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SOUTH BOSTON -- Religious sisters have served generations of South Boston residents in a variety of ways -- from caring for the poor to providing childcare, education, or healthcare. To honor their legacy and create a place of tranquility in an impoverished urban neighborhood, St. Monica Parish dedicated part of its grounds, the new Sisters Garden of Peace and Prayer, to the religious sisters of South Boston in a ceremony on May 22.
Father Peter DeFazio, pastor of the South Boston Seaport Catholic Collaborative, said they had thought about "beautifying" the St. Monica campus for some time. He said the idea behind the garden was that "this community needs peace, this community needs healing, but they also need beauty."
Deacon Paul Kline of the Good Samaritan Ministry at Monica's Kitchen described the neighborhood as one "wounded by poverty and violence and many of the other social problems that can damage people's spirits."
"We felt it was important to expand our ministry beyond our gathering space in the lower hall by creating a place of beauty and peace, a place of serenity for our neighbors so that they might find a place to rest and listen for God's voice," he said May 28.
The Good Samaritan Ministry, which is supported by the Catholic parishes of South Boston, includes services for people struggling with food insecurity and those recovering from addiction and their families.
Deacon Kline said the ministry has been "greatly blessed" by the presence of religious sisters, "who have been our teachers by their example of humility and compassion and most importantly by the generosity of their spirit."
Father DeFazio also spoke highly of the religious communities that have served South Boston, such as the Sisters of Charity, the Sisters of St. Joseph, the Sisters of Notre Dame de Namur, and the Carmelites of the Aged and Infirm.
"They've provided education to children; they've provided help for parents; they've provided help, up and down, for people all throughout the community, especially the poorest of the poor," Father DeFazio said.
Deacon Kline said that dedicating the garden to the sisters would "remind us of who we're called to be as we continue our ministry going forward, so that we're both honoring their legacy and drawing on their example as inspiration."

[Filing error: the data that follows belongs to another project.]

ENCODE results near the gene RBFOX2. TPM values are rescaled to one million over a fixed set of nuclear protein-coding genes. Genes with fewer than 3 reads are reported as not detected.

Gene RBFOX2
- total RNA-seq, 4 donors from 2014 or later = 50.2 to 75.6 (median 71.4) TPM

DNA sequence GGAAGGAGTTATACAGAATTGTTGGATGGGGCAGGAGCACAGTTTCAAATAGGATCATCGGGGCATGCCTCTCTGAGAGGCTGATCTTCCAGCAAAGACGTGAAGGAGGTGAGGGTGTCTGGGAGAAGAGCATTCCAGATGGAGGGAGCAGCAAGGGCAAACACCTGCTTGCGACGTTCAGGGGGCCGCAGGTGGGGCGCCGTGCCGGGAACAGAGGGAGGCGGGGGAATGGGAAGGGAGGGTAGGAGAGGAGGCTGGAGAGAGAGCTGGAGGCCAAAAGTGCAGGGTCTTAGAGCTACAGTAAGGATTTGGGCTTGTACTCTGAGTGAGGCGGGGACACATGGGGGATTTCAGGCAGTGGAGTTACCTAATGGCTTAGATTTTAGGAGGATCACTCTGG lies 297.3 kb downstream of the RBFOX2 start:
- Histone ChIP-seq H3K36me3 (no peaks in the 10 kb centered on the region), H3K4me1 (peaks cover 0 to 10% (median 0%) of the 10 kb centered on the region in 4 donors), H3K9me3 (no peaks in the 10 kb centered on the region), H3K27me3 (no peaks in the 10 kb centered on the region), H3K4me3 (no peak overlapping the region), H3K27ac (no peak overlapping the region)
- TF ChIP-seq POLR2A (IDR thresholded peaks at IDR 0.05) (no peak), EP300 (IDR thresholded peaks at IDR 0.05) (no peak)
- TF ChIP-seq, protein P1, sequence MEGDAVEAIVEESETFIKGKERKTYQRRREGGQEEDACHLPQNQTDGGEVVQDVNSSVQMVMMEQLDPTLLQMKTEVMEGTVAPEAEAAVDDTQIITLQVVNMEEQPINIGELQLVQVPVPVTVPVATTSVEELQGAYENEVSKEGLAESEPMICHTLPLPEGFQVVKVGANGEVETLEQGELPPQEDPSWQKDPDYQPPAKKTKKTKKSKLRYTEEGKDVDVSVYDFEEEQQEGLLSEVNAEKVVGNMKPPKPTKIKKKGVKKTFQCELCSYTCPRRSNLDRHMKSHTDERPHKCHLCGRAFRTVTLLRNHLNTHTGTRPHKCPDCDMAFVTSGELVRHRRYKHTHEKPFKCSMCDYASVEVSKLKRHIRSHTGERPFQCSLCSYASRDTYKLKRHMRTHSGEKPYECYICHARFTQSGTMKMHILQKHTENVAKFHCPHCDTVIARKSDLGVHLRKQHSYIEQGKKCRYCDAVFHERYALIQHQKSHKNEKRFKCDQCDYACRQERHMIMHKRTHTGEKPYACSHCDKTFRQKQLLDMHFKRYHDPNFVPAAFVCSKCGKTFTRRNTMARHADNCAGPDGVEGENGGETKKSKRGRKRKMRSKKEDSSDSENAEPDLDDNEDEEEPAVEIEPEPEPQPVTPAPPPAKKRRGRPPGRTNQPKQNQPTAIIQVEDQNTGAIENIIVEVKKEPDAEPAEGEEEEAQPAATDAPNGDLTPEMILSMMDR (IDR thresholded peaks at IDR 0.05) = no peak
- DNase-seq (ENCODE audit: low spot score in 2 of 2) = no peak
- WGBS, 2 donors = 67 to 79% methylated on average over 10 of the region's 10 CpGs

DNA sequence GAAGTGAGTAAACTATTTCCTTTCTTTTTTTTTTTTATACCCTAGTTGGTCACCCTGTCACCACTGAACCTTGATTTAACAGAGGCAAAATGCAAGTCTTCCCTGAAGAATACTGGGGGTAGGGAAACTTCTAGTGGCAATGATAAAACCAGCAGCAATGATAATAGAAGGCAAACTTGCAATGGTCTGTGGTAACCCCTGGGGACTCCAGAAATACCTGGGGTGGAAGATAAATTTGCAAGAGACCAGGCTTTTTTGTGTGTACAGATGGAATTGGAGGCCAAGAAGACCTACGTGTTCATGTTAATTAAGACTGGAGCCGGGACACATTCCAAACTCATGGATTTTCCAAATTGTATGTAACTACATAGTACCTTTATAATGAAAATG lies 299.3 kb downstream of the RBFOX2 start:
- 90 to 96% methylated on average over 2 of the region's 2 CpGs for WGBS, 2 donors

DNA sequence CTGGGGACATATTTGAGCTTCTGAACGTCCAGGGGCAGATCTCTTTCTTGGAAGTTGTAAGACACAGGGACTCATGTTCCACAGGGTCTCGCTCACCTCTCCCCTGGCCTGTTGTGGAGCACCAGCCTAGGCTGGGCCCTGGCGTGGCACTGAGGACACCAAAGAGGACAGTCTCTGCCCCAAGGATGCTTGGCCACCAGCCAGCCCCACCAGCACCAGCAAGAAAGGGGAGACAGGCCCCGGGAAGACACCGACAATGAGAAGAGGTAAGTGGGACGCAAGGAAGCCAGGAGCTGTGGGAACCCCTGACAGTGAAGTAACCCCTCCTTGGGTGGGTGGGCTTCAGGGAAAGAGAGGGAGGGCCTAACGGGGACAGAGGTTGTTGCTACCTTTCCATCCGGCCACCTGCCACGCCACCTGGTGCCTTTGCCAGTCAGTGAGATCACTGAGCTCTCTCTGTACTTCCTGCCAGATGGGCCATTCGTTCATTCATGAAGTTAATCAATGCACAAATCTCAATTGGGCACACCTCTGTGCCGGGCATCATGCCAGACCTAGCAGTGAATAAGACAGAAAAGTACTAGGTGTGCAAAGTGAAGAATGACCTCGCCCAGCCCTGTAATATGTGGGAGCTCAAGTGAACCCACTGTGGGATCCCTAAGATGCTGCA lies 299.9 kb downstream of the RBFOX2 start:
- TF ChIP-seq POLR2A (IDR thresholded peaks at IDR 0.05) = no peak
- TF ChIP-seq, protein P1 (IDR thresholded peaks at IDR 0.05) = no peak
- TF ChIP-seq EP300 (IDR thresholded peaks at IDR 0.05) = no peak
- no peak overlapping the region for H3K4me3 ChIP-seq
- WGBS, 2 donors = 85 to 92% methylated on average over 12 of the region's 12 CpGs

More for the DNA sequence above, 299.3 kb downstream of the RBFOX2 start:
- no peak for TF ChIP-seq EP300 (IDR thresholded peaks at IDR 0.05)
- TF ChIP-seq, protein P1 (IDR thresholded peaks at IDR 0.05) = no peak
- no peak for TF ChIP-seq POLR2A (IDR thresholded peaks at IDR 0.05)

Approximately 20 religious sisters representing the different communities whose sisters have served in South Boston attended the garden's May 22 dedication ceremony, as well Delegate for Religious Sister Germana Santos, who serves as the cardinal's liaison with religious communities.
The ceremony began with a Liturgy of the Word held in St. Monica Church; then, participants went into the garden for additional prayers and remarks. Some sisters sprinkled holy water in different sections of the garden, which has statues of St. Francis and the Blessed Mother as well as a crucifix on the wall overlooking the grounds.
Sister Monica Daniel Madden, SNDdeN, offered a reflection on the garden's purpose, in which she added four more words to its name: "Our Place of Hope."
She spoke about the history of religious sisters in the community, listing some of the ministries they have performed over the years: educating children and adults, helping new mothers, supplying childcare for parents, helping immigrants with language skills, and nursing people at the end of life.
"It is, I believe, the wish of every sister gathered here today that, as you drive or walk by, you look at this 'holy ground' and remember that the sisters are praying for you and the community of South Boston," Sister Monica said.
She expressed her thanks for the support they have received and the honor granted them that day.
"We ask you to pray that we continue to be religious sisters who, with you, spread the good news that God is with us. May we continue to place our trust in him and in the goodness of one another," she said.
In his remarks during the ceremony, Deacon Kline said that the sisters see people "in ways that the world fails to see."
"When they sit and enjoy a meal with one of our lost and discouraged neighbors, you can see that person come back to life as they awaken to their beauty as a person of dignity and worth," he said.
He said that people who enter Monica's Kitchen seeking a meal often ask, "Is sister here?"
"How often that question must have been asked through the years by people in South Boston. Today, we thank and honor all the sisters who have always answered: Yes, friend, I am here," Deacon Kline said.